How many drops of water can fit on a penny? Biology 4 - LidIa Orellana- 2/13/17 - #1.1


What we're trying to find is how many drops of water can fit on a penny. Our hypothesis was 8 drops of water can fit on the penny. We thought only 8 drops of water because a penny is small and we didn't think so much water would would fit on a penny,however; we were wrong. In this lab we experienced cohesion and surface tension. Surface tension allowed attraction between water molecules making them stick together by creating a bump when we added more drops of water. Not only surface tension allowed so many drops of water, but also cohesion. Cohesion is when alike molecules stick together and in this case it was water moleules that were put togehter because they were attracted to the same substance;water.


For this lab we used: A penny, an eyedropper, soap, a cup of water, and paper towels.

Procedures: Part A

First, we start by making a hypothesis of how many drops of water can fit on a penny. Next, we get the materials we need to complete this lab. We start by filling the paper cup half way with water. We get paper towels and place them on our station with the cup of water. Now we place the penny on top of the paper towels. We now start by taking the eyedroppers, filling it with water, and placing the drops of water on to the penny. We complete this four times, until the bump of water breaks completley, don't forget to count how many drops of water can fit every 4 trials. After, you've done the 4 trials, take the average of each.

Procedures: Part B

For Part B you will need the same materials except you will add soap to the water. You will start with by dipping the clean penny into the water mixed with soap. After, you've done this you can proceed the same steps as Part A, just add the drops of water with soap to the penny.


Our hypothesis was way off, the average of Part A was 27.5. The trials went from 33,11,36,and 30. Trial 2, was the lowest of them all because it depends the force you are putting onto the eyepdroppers and how well your hand can maintain stability. Next, for Part B the average was 27.25. This average is less because soap reduces the cohesive force and breaks surface tension.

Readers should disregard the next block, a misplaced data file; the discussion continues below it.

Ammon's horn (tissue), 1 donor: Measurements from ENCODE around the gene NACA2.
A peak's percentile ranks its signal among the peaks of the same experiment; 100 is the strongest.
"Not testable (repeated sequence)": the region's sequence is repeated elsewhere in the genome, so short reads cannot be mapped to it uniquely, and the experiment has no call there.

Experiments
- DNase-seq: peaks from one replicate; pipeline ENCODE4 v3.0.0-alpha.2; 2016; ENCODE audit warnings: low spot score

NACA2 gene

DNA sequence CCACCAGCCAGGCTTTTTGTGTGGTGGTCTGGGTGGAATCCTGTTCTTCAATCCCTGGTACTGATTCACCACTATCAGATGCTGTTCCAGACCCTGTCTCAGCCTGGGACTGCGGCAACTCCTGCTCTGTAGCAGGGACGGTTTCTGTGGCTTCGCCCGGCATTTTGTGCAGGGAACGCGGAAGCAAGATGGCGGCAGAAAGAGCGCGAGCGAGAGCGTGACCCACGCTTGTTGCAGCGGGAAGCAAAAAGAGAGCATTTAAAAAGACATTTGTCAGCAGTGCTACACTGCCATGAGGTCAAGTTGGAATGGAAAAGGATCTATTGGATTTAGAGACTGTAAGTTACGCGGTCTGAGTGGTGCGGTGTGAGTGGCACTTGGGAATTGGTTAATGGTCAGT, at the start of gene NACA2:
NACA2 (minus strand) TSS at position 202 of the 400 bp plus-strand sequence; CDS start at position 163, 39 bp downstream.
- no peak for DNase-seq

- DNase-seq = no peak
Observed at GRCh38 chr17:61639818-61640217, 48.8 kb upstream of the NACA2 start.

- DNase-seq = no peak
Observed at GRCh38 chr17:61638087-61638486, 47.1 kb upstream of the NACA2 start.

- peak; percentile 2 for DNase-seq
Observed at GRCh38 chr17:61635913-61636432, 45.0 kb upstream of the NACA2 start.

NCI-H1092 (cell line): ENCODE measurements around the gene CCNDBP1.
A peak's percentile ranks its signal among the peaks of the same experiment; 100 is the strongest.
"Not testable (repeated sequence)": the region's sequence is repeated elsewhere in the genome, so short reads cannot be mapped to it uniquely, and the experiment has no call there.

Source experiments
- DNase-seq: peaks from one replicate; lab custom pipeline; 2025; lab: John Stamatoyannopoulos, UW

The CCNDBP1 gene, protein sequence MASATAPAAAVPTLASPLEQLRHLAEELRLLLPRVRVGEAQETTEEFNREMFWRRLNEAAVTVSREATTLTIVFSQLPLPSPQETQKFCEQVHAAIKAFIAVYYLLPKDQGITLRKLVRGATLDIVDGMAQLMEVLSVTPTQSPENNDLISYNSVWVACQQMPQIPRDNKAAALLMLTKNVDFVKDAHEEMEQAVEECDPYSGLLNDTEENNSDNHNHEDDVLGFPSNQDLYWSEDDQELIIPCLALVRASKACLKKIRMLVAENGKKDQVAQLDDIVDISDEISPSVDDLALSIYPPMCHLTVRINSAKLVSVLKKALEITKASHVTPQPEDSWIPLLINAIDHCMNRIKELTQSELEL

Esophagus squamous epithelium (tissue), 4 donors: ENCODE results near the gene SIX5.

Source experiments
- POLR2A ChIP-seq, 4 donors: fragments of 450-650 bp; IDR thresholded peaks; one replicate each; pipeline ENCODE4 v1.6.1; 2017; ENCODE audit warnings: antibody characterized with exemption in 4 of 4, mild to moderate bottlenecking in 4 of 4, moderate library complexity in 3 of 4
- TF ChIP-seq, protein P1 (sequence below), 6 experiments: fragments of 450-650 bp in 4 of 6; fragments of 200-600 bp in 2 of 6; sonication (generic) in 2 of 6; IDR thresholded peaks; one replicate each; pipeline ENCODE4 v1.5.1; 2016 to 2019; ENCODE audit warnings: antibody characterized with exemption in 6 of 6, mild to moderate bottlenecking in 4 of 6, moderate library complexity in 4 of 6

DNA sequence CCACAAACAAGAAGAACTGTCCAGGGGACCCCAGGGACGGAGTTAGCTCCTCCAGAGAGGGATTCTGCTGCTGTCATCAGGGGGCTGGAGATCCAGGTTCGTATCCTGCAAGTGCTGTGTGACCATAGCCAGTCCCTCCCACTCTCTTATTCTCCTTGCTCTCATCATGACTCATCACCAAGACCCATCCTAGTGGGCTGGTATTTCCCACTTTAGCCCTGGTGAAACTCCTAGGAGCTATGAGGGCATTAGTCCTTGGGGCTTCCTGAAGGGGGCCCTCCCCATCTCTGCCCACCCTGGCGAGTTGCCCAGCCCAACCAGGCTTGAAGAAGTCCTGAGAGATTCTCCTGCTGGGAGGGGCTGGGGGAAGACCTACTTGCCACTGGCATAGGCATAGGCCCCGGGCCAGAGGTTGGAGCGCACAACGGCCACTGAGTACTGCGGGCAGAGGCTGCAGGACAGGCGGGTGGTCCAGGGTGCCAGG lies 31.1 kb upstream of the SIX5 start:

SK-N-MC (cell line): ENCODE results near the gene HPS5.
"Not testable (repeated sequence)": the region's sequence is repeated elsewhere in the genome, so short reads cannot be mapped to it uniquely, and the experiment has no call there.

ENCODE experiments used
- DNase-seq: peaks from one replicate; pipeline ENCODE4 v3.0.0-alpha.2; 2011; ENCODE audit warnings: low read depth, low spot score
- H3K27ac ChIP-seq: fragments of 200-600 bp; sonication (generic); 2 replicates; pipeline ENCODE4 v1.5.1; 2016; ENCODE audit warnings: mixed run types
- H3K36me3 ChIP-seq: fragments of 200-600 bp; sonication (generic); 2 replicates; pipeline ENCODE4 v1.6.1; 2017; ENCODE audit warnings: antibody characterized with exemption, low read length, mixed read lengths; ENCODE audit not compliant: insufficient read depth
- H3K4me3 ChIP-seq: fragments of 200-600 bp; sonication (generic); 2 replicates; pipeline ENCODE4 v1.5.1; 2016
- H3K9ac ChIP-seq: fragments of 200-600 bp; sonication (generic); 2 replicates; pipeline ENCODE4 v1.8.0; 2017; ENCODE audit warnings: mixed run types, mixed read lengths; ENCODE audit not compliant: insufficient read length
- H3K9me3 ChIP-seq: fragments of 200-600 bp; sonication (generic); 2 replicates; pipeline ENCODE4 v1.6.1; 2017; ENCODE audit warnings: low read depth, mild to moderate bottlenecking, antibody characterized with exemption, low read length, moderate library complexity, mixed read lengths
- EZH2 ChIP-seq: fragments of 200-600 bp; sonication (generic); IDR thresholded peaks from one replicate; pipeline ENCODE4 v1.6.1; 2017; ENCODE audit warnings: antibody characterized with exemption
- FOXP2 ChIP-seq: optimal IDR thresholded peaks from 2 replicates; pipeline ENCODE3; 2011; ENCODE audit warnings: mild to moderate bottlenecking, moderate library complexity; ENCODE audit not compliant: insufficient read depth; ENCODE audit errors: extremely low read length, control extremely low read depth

1.) Explain your results from both parts of the experiment in terms of cohesion and surface tension.

1.) On part A, cohesion came in play because water was the only substance we used, so the water molecules attracted one another due to the cohesion property; which is when alike molecules attract. Surface tension formed the bump around the penny when the water molecules were attracting to each other.

On part B, when soap was added to water the molecules didn't attract as much because it wasn't cohesion anymore. Then, the bump around the penny wasn't strong or big enough.

2.) How do your results compare to the other groups in your class?

2.) Our results were different from other groups, like some groups reached up to 50 or more drops . It all depends on how much force was used on the eyedroppers, on how quick or slow you were going, and if your hand was shaky or still.


The purpose of this lab was to see the difference of how many drops of water can fit on a penny with and without soap. My partner and I found out that without soap the water molecules will attract eachother more due to cohesion and with soap they won't attract as much. The surface tension without soap was a stronger and bigger bump, but with soap it was the oppisite of that. We discovered that cohesion is when alike substances attract to one another and that surface tension is what allowed the bump around the penny to get larger. We learned that everybody will have different results and how cohesion and surface tension allowed the drops of water to go on the penny. Overall, if you want to try this lab take your time if you want to get a high number of drops as your result and make sure you understand how cohesion and surface tension came in play during this lab.
Created By
Lidia Orellana


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